Spontaneous Otoacoustic Emissions Reveal an Efficient Auditory Efferent Network Purpose Understanding speech often involves processing input from multiple modalities. The availability of visual information may make auditory input less critical for comprehension. This study examines whether the auditory system is sensitive to the presence of complementary sources of input when exerting top-down control over the amplification of speech stimuli. ... Research Note
Research Note  |   November 08, 2018
Spontaneous Otoacoustic Emissions Reveal an Efficient Auditory Efferent Network
 
Author Affiliations & Notes
  • Viorica Marian
    Department of Communication Sciences and Disorders, Northwestern University, Evanston, IL
  • Tuan Q. Lam
    Department of Psychological Sciences, Loyola University, New Orleans, LA
  • Sayuri Hayakawa
    Department of Communication Sciences and Disorders, Northwestern University, Evanston, IL
  • Sumitrajit Dhar
    Department of Communication Sciences and Disorders, Northwestern University, Evanston, IL
  • Disclosure: The authors have declared that no competing interests existed at the time of publication.
    Disclosure: The authors have declared that no competing interests existed at the time of publication. ×
  • Correspondence to Viorica Marian: v-marian@northwestern.edu
  • Editor-in-Chief: Frederick (Erick) Gallun
    Editor-in-Chief: Frederick (Erick) Gallun×
  • Editor: Steve Aiken
    Editor: Steve Aiken×
Article Information
Hearing & Speech Perception / Hearing Disorders / Hearing / Research Note
Research Note   |   November 08, 2018
Spontaneous Otoacoustic Emissions Reveal an Efficient Auditory Efferent Network
Journal of Speech, Language, and Hearing Research, November 2018, Vol. 61, 2827-2832. doi:10.1044/2018_JSLHR-H-18-0025
History: Received January 24, 2018 , Revised April 30, 2018 , Accepted June 5, 2018
 
Journal of Speech, Language, and Hearing Research, November 2018, Vol. 61, 2827-2832. doi:10.1044/2018_JSLHR-H-18-0025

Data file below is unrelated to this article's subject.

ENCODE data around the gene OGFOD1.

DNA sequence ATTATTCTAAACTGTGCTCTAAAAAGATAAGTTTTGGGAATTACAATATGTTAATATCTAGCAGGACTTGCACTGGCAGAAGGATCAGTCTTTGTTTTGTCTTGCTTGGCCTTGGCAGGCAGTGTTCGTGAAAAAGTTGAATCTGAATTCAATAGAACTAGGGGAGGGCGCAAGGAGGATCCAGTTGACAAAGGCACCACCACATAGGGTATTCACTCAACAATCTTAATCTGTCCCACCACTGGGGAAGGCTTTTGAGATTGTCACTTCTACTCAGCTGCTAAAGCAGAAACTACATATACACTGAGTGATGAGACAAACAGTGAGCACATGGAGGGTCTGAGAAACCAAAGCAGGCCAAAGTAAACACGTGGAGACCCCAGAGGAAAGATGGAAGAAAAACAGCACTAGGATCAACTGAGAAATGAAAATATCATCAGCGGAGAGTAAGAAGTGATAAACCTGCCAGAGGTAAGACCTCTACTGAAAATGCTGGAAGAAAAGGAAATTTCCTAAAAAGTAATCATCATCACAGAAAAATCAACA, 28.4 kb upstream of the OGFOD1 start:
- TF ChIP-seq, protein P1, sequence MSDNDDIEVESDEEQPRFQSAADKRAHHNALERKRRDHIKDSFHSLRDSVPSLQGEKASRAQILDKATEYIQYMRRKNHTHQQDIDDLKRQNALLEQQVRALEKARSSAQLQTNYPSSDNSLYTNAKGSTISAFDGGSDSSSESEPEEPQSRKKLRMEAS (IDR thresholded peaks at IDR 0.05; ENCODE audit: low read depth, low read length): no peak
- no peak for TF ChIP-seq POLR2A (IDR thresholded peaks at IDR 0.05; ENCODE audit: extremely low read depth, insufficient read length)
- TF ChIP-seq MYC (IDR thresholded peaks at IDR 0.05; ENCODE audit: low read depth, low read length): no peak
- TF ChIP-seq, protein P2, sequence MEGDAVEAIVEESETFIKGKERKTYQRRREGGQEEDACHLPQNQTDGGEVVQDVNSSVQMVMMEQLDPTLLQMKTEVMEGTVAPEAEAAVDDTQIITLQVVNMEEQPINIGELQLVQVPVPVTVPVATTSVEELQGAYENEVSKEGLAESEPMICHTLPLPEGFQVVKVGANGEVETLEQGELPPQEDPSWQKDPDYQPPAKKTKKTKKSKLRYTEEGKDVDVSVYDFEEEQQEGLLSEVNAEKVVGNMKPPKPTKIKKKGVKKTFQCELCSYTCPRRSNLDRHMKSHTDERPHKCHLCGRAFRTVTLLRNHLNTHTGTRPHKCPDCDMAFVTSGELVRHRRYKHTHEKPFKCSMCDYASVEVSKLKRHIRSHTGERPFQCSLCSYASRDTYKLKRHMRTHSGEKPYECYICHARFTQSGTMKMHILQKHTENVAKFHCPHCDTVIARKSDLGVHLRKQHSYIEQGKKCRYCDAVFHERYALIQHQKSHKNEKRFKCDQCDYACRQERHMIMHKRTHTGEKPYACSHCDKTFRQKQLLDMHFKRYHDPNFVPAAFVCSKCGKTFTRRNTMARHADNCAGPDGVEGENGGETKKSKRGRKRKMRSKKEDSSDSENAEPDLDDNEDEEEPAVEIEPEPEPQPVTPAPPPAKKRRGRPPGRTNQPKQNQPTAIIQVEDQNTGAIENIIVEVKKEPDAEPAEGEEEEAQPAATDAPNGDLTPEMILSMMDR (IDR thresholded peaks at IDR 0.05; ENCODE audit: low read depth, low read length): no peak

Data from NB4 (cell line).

History: Received January 24, 2018; Revised April 30, 2018; Accepted June 5, 2018

Purpose Understanding speech often involves processing input from multiple modalities. The availability of visual information may make auditory input less critical for comprehension. This study examines whether the auditory system is sensitive to the presence of complementary sources of input when exerting top-down control over the amplification of speech stimuli.

Method Auditory gain in the cochlea was assessed by monitoring spontaneous otoacoustic emissions (SOAEs), which are by-products of the amplification process. SOAEs were recorded while 32 participants (23 women, nine men; M age = 21.13) identified speech sounds such as “ba” and “ga.” The speech sounds were presented either alone or with complementary visual input, as well as in quiet or with 6-talker babble.

Results Analyses revealed that there was a greater reduction in the amplification of noisy auditory stimuli compared with quiet. This reduced amplification may aid in the perception of speech by improving the signal-to-noise ratio. Critically, there was a greater reduction in amplification when speech sounds were presented bimodally with visual information relative to when they were presented unimodally. This effect was evidenced by greater changes in SOAE levels from baseline to stimuli presentation in audiovisual trials relative to audio-only trials.

Conclusions The results suggest that even the earliest stages of speech comprehension are modulated by top-down influences, resulting in changes to SOAEs depending on the presence of bimodal or unimodal input. Neural processes responsible for changes in cochlear function are sensitive to redundancy across auditory and visual input channels and coordinate activity to maximize efficiency in the auditory periphery.

Acknowledgments
This project was funded in part by the National Institute on Deafness and Other Communication Disorders Training Grant T32-DC009399-04 to Tuan Lam and by Grant RO1HD059858 to Viorica Marian. The authors thank Ken Grant for sharing his audiovisual speech stimuli and Jungmee Lee for her input on the initial design of this study. The authors would also like to thank Peter Kwak and Jaeryoung Lee for their assistance in recruiting participants and collecting data for this experiment.
Author Contributions
V. M., S. D., and T. L. designed the study. T. L. collected the data. S. H. and T. L. analyzed the data and drafted the research note. V. M., S. D., and S.H. edited and finalized the research note. All authors contributed to the interpretation of the results.
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